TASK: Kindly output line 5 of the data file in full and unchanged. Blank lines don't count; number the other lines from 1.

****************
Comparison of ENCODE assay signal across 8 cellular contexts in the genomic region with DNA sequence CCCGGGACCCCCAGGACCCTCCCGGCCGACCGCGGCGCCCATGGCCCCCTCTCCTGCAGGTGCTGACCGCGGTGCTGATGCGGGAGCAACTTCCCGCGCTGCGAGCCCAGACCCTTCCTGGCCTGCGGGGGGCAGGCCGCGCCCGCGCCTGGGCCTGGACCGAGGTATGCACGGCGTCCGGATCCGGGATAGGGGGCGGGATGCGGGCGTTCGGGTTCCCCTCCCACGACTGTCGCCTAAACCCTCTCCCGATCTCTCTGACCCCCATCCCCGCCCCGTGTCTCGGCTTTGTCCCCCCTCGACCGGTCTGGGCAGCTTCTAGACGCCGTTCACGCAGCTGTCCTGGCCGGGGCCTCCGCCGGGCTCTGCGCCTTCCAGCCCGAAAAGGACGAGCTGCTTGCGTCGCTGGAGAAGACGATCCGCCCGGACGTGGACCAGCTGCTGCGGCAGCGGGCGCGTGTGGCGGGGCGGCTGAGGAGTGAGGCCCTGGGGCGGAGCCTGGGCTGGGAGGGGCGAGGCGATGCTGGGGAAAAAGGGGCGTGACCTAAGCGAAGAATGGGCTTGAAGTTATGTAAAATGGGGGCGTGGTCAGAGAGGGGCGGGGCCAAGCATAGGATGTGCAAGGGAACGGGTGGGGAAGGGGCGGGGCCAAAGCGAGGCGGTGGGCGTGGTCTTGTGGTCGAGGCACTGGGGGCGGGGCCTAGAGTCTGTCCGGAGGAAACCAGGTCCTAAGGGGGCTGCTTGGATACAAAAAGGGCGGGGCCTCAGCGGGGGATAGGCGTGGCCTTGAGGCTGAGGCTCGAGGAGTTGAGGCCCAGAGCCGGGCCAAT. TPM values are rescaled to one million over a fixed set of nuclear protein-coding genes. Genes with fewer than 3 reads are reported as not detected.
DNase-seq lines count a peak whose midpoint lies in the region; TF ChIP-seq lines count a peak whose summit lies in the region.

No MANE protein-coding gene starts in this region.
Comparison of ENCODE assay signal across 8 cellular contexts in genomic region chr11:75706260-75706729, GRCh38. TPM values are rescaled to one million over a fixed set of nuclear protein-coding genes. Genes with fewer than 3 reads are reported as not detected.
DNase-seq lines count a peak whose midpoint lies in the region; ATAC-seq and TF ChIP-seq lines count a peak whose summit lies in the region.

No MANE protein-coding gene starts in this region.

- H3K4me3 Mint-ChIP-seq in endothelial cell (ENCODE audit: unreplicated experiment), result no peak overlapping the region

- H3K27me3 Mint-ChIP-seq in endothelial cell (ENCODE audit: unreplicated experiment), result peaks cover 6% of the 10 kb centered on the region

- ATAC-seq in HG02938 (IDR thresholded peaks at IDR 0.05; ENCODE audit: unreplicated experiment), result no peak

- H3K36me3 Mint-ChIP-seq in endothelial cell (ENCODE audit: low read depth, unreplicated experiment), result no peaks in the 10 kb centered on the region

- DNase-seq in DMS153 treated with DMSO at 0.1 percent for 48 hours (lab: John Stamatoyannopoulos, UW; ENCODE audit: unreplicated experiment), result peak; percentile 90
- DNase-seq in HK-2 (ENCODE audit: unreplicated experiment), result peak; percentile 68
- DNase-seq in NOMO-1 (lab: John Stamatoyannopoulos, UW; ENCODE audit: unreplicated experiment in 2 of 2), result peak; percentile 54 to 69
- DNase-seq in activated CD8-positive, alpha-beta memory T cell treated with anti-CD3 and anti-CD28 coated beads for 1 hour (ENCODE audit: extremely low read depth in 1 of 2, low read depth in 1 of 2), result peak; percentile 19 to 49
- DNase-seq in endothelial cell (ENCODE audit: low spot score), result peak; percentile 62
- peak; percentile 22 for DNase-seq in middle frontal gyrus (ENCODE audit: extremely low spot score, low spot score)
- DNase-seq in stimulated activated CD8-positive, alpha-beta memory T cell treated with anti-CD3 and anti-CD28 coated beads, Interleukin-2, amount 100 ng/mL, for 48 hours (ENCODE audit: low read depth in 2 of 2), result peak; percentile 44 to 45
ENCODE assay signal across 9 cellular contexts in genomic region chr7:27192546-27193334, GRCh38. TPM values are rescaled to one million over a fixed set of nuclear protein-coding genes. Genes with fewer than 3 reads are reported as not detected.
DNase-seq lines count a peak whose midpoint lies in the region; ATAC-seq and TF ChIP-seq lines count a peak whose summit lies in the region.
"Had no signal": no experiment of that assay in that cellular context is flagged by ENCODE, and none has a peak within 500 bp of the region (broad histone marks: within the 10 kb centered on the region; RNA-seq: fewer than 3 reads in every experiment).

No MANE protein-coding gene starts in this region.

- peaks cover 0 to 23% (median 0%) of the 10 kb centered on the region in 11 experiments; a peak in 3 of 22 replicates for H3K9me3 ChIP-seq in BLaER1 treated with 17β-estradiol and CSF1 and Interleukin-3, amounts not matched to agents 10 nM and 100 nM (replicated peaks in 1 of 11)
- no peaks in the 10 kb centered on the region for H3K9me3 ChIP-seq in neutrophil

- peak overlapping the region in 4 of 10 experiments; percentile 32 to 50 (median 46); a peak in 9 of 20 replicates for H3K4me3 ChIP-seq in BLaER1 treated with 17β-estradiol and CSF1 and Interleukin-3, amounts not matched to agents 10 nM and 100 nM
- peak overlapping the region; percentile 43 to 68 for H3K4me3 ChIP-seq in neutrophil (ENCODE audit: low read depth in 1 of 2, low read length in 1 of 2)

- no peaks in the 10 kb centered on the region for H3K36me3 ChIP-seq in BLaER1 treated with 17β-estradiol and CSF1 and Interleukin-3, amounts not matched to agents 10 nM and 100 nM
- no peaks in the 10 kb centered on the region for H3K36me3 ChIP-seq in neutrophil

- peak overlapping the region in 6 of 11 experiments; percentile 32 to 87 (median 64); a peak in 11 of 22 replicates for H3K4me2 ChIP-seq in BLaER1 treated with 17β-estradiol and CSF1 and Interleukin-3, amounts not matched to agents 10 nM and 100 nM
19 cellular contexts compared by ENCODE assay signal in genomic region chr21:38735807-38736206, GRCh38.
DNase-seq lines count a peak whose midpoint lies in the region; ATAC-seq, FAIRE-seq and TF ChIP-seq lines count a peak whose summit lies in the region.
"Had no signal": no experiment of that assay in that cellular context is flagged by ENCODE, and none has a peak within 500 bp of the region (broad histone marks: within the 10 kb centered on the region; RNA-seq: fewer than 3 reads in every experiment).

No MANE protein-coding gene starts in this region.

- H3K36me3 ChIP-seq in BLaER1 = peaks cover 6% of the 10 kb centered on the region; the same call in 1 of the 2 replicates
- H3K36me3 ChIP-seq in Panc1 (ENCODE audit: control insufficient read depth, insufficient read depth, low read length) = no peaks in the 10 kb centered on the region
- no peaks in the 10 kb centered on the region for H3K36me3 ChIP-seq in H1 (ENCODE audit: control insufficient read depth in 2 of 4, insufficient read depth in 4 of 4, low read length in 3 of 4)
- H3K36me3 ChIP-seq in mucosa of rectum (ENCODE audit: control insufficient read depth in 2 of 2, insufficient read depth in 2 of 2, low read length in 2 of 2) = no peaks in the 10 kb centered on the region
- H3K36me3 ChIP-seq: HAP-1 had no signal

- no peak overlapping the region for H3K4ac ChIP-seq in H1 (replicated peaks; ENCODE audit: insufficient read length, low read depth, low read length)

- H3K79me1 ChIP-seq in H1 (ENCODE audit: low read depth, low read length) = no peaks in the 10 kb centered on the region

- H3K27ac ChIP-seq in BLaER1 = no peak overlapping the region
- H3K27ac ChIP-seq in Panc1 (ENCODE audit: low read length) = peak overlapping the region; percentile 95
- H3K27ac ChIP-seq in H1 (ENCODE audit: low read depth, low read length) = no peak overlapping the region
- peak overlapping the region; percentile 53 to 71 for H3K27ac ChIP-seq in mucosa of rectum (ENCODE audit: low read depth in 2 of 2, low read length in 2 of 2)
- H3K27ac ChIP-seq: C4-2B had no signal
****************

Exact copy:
DNase-seq lines count a peak whose midpoint lies in the region; ATAC-seq and TF ChIP-seq lines count a peak whose summit lies in the region.